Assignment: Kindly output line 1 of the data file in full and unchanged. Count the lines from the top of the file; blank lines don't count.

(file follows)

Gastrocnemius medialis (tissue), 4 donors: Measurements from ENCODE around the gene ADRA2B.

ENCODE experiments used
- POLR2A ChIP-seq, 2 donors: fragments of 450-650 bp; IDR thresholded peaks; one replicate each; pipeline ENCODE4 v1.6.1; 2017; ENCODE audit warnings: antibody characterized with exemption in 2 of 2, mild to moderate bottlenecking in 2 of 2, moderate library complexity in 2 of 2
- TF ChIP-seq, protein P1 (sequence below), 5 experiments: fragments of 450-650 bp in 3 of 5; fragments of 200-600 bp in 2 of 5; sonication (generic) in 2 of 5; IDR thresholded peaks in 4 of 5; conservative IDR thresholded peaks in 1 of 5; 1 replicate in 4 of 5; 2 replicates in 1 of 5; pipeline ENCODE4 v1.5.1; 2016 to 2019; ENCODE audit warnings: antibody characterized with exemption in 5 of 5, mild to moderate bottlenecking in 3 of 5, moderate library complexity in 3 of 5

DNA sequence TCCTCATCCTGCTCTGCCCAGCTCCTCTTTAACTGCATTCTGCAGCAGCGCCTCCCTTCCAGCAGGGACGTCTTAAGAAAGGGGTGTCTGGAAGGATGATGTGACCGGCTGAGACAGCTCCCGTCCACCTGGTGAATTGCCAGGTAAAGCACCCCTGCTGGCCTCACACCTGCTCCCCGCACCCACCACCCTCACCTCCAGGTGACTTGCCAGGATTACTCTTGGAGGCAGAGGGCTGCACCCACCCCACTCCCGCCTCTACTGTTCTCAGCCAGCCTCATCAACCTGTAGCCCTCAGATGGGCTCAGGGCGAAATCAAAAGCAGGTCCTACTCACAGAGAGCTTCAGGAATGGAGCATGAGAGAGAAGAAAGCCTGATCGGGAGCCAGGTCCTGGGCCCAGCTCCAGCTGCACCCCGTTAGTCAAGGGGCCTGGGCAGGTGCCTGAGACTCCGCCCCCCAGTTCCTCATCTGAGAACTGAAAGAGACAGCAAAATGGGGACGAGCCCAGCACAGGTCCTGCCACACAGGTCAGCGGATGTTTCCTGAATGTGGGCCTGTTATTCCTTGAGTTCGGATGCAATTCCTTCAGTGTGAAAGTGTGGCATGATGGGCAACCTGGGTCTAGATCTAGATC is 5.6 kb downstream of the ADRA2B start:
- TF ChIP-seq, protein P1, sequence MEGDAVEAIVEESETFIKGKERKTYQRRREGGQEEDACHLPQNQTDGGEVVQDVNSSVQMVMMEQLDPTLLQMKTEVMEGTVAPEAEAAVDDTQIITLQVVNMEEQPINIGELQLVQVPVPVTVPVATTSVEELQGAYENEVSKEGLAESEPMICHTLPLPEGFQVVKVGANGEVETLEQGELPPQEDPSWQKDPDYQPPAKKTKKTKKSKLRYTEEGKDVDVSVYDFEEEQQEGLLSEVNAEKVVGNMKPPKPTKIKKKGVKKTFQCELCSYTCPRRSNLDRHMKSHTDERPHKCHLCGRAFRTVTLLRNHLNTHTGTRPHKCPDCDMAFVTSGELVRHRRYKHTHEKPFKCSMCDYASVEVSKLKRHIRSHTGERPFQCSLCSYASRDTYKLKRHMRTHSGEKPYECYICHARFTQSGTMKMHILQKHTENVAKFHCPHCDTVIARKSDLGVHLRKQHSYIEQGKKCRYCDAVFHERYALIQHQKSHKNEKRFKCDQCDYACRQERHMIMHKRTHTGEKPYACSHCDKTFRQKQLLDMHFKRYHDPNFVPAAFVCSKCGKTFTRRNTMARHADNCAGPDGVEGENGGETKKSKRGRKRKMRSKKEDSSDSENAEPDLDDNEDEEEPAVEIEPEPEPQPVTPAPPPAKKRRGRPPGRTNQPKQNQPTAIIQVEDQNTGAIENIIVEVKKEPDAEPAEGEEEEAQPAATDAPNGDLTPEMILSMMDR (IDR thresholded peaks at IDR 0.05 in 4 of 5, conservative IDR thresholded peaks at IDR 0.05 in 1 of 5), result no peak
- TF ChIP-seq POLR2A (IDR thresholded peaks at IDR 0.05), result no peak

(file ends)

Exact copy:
Gastrocnemius medialis (tissue), 4 donors: Measurements from ENCODE around the gene ADRA2B.